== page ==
Is tylenol better than aspirin?

I hear that tylenol is really bad for your liver and that aspirin is a better alternative, anyone else heard something like this?

7 Answers

  • 1 decade ago
    Favorite Answer

    Please read this text about the liver. Tylenol is NOT without its own problems and too much can cause respiratory arrest. If you drink any alcohol and take Tylenol, you are in major danger of damaging your liver. It is resilient but can only recover to a point. This said, let me address your question further:

    It is hard to compare Tylenol and aspirin as they do not function the same way. Aspirin is an anti-inflammatory and a fever reducer. It can save someone having a heart attack. However, it can also damage the stomach and cause excess bleeding if abused, or taken by someone too sensitive to it. Tylenol may help a headache but it is not an anti-inflammatory so in the opinion of this severe arthritic woman, it is useless for back ache caused by arthritis, or any other bony or muscle complaint. It also is not a fever reducer.

    However, in a child with the flu, or chickenpox, you cannot administer aspirin or the child could develop Reye syndrome and become extremely ill and die.

    For me and my bone pain and muscle aches, I will stick to aspirin or ibuprofen. I have tried Tylenol in all its strengths and get no relief from it at all. I even used to work for the company that makes it and loved working there, but it just cannot do what aspirin can. However, it is all some people have when they cannot take aspirin or any other non-steroidal anti-inflammatory.

    All medication should be used cautiously and judiciously. It is important that your pharmacist or physician know every single thing you take, from prescribed to over the counter, before you put another medication into your body. Side-effects from mixing the wrong medications can be lethal and liver transplants are very expensive.

    Please see entire article below as it is very informative.

    Your liver: An owner's guide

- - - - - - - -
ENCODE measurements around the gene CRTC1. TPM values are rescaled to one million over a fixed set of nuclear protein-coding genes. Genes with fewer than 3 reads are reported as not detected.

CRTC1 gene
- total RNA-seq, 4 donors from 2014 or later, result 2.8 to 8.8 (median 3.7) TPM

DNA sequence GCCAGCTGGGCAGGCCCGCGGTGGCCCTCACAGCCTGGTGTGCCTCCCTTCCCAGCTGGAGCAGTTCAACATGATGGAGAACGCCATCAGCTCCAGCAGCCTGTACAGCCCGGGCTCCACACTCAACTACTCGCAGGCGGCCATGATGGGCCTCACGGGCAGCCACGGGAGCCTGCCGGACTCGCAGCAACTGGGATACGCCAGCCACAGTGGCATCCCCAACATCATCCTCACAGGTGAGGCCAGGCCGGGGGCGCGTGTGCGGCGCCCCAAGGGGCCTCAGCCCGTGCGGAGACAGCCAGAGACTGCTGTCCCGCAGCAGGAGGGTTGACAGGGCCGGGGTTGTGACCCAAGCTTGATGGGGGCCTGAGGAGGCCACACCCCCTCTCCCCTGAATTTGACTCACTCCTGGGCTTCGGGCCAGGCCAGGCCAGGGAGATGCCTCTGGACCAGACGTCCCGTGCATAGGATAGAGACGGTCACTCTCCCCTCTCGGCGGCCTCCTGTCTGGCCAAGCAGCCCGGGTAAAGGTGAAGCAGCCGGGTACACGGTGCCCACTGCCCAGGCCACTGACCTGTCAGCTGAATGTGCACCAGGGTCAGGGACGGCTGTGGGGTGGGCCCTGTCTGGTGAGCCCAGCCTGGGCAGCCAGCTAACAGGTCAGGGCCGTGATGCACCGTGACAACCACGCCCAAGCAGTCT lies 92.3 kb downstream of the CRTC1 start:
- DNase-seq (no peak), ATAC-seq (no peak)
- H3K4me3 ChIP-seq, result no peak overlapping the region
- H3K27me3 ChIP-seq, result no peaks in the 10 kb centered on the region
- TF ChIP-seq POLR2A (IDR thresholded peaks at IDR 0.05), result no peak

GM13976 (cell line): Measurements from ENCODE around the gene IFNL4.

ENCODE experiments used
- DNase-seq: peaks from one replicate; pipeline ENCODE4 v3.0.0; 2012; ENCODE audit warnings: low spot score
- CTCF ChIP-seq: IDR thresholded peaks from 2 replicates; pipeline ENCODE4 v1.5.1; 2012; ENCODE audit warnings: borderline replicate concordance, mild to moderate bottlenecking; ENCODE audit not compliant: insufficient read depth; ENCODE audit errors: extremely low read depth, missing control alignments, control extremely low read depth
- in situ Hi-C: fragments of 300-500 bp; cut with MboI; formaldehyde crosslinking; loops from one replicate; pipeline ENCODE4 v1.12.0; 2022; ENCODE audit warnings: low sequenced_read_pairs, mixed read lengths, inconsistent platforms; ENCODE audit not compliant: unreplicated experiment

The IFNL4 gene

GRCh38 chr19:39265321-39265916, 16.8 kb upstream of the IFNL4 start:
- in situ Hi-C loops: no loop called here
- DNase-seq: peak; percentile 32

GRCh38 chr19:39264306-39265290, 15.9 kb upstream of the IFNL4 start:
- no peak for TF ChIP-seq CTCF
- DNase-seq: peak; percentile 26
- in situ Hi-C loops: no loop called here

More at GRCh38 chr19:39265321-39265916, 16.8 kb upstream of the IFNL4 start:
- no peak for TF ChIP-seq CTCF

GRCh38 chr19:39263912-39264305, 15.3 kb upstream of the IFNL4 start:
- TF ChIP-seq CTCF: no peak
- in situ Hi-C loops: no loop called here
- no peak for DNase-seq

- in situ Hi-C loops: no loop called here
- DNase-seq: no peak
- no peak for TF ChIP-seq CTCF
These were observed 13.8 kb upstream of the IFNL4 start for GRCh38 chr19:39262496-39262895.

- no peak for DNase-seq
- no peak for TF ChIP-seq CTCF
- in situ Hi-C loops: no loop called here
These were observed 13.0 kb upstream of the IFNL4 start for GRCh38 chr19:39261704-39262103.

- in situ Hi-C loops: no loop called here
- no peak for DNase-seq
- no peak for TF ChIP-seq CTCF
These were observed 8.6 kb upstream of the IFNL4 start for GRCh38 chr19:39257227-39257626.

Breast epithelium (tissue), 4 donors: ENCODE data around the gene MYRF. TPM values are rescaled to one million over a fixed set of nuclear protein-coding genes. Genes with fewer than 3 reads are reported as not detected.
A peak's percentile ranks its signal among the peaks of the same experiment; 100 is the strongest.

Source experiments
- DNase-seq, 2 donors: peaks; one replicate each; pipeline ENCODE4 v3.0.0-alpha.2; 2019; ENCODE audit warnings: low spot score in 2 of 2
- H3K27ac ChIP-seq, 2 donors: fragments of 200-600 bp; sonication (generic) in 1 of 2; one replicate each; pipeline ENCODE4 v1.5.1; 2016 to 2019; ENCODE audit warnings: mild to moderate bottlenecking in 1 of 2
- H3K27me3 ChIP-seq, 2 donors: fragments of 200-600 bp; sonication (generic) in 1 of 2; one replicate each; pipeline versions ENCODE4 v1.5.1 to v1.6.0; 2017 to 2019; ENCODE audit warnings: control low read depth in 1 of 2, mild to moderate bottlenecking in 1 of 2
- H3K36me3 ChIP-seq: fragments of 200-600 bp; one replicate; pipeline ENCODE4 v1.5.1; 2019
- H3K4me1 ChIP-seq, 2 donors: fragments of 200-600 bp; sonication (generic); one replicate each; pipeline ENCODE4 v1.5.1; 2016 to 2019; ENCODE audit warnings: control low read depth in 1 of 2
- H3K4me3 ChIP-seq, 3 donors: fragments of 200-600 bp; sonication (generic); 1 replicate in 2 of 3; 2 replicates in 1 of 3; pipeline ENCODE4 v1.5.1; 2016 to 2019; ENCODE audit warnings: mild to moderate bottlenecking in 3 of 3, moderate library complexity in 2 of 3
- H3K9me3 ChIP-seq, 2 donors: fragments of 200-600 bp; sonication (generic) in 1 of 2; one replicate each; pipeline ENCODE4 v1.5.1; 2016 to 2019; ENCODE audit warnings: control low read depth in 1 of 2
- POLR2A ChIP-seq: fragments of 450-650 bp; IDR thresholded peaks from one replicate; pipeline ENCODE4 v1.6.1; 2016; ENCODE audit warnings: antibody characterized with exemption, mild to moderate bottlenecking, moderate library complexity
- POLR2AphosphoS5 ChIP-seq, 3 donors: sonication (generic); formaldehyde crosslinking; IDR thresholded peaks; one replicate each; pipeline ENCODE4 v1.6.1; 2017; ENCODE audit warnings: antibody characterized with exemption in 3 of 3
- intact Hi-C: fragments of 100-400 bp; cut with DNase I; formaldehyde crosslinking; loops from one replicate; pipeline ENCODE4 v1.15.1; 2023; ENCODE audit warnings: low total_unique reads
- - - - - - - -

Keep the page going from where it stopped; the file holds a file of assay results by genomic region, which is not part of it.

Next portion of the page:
Special to

    The liver is one of your body's largest and most important organs. Located just under your rib cage on the right side of your abdomen, it's about the size of a football, weighs 3 to 4 pounds and performs more than 500 vital functions. Without it, you couldn't absorb food, remove toxic substances from your body or stay alive.

    Your liver is incredibly resilient. It can remain functional after losing 80 percent to 90 percent of its cells to disease. It can completely regenerate itself in a few weeks even if much of it has been removed during surgery.

    But it's not indestructible. Toxins such as alcohol and drugs, and viruses such as hepatitis B and C can cause permanent liver damage. With advanced liver disease (cirrhosis), healthy liver tissue is replaced with scar tissue and your liver is no longer able to repair itself, gradually losing function and eventually failing. Although early-stage liver disease is more treatable now than in the past, cirrhosis is usually only curable with a liver transplant.

    Your liver: A brief anatomy lesson

    A healthy liver is cone-shaped, with a smooth, rubbery texture. Its color is dark reddish-brown because at any given moment it holds a pint of blood. It's divided into lobes: a large right lobe and smaller left lobe that tapers toward a tip. Unlike most other organs in your body, your liver has a dual blood supply. Most of its blood comes from the portal vein, which carries nutrients and toxins from your digestive system. The rest comes from the hepatic artery, which supplies oxygen-rich blood from your heart.

    Everything you eat, drink, breathe and absorb through your skin eventually reaches your liver. Its 300 billion cells control a process called metabolism, in which your liver breaks down nutrients into usable byproducts. These byproducts are delivered to the rest of your body by your bloodstream. Your liver also metabolizes toxins into byproducts that can be safely eliminated. Some of these byproducts are routed into your bloodstream and carried to your kidneys, which filter them so that they can be excreted in urine. Others are carried away by bile, a yellow or greenish fluid produced by your liver. These byproducts flow through bile ducts to your gallbladder and intestines so that they can be excreted in feces.

    What your liver does

    Although separating nutrients from waste is one of your liver's most important functions, it's not the only one. Your liver is also a storage depot for sugar (glucose), which is released when you need energy. And it's a chemical factory, producing many substances that perform vital tasks in your body. Some substances produced by the liver include:

    Albumin, a protein that regulates the exchange of water between blood and tissues

    Bile, a fluid that carries away waste and digests fat in the small intestine

    Cholesterol, a substance needed by every cell in the body

    Clotting factors, which help stop bleeding

    Globin, part of the oxygen-carrying hemoglobin in blood